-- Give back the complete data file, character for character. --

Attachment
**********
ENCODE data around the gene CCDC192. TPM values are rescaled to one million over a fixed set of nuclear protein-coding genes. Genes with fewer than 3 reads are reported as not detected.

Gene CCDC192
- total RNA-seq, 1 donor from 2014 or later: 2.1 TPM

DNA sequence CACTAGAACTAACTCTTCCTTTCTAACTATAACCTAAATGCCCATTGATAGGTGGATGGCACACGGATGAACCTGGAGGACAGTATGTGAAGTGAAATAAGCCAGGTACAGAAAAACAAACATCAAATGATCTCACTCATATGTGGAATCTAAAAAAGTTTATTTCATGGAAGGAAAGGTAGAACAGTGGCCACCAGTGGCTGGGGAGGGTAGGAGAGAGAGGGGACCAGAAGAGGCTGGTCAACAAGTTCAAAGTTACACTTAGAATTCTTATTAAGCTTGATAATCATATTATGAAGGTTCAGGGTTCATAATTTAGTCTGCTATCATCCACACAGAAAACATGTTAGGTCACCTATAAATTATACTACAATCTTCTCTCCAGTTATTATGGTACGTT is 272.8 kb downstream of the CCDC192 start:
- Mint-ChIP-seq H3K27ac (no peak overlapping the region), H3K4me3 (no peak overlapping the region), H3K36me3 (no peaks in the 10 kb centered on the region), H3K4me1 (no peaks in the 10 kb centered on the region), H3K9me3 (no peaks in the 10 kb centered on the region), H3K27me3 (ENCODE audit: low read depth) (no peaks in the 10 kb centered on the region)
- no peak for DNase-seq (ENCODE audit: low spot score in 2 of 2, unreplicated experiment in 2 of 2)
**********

ENCODE data around the gene CCDC192. TPM values are rescaled to one million over a fixed set of nuclear protein-coding genes. Genes with fewer than 3 reads are reported as not detected.

Gene CCDC192
- total RNA-seq, 1 donor from 2014 or later: 2.1 TPM

DNA sequence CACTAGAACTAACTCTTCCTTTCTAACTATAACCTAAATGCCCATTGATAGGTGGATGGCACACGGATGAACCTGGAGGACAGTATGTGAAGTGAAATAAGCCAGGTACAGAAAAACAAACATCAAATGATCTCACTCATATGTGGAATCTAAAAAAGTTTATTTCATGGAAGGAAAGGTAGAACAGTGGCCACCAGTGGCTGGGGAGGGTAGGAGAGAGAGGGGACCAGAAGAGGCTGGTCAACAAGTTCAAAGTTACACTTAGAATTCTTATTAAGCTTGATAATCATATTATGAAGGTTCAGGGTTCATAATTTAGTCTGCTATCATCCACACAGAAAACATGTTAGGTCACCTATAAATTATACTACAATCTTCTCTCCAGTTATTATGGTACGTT is 272.8 kb downstream of the CCDC192 start:
- Mint-ChIP-seq H3K27ac (no peak overlapping the region), H3K4me3 (no peak overlapping the region), H3K36me3 (no peaks in the 10 kb centered on the region), H3K4me1 (no peaks in the 10 kb centered on the region), H3K9me3 (no peaks in the 10 kb centered on the region), H3K27me3 (ENCODE audit: low read depth) (no peaks in the 10 kb centered on the region)
- no peak for DNase-seq (ENCODE audit: low spot score in 2 of 2, unreplicated experiment in 2 of 2)